The Entourage Effect
To begin with, many compounds depend on the presence of other compounds in order to do their job within the body. Even THC and CBD support one another in this way.
Imagine for a moment that your body is a restaurant, and the compounds we’re talking about are people. Sure. People go to restaurants by themselves at times. They would much rather go with a date or a group of friends though. If they go with a date or group of friends, they have a better, more impactful night, and it’s noticeable.
In the EC System, and more broadly among the compounds found in our diets, this impactful experience is called the “Entourage Effect“. This term refers to the synergy of different compounds when absorbed into the body in conjunction with one another rather than individually.
One of the best things you can do to improve bioavailability (and support the Entourage Effect) for cannabinoids and other compounds is maintain a relatively varied and balanced diet of mostly whole/natural foods. While tricky to pull off, even intentionally making just one complete meal from whole foods daily can enhance the bioavailability of micronutrients and cannabis compounds for your body.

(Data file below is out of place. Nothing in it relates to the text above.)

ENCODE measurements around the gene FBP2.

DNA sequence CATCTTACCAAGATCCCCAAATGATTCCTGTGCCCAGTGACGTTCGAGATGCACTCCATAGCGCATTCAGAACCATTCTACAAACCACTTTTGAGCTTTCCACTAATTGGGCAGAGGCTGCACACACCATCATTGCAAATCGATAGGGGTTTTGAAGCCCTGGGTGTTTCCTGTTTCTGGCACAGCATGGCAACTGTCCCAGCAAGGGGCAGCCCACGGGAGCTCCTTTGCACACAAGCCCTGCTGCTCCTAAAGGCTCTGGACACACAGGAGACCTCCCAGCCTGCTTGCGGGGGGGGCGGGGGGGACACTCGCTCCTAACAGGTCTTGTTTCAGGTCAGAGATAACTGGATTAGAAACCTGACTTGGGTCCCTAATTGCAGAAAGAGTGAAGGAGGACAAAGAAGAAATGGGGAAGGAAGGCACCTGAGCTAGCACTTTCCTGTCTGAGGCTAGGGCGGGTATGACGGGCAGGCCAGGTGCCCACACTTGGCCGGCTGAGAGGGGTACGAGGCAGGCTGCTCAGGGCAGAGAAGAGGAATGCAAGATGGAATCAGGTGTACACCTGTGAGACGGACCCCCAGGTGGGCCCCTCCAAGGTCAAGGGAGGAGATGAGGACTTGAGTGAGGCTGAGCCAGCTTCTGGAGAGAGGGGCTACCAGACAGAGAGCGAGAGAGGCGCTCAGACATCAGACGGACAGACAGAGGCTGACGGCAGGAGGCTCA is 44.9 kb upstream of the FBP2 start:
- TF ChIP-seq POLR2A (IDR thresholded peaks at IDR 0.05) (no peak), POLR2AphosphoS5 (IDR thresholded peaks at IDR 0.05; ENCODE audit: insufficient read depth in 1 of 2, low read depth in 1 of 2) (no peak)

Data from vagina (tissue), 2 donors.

What does the Endocannabinoid System theoretically do for us?
This system isn’t just vestigial from some past time when our bodies could use it. Whether producing its own cannabinoids, or being stimulated by exogenous cannabinoids (like THC and CBD), the Endocannabinoid System provides a full range of benefits. Here’s a quick look at some of the functions that it is thought to help regulate:
- Immune Function
- Reproductive Function
You might notice a few items missing from this list. That’s because the list is lengthy. We’re STILL finding symptoms and health conditions that we can improve by using our EC System to our advantage. That pattern is likely to continue well into the future.
But what exactly connects cannabinoids to our EC System?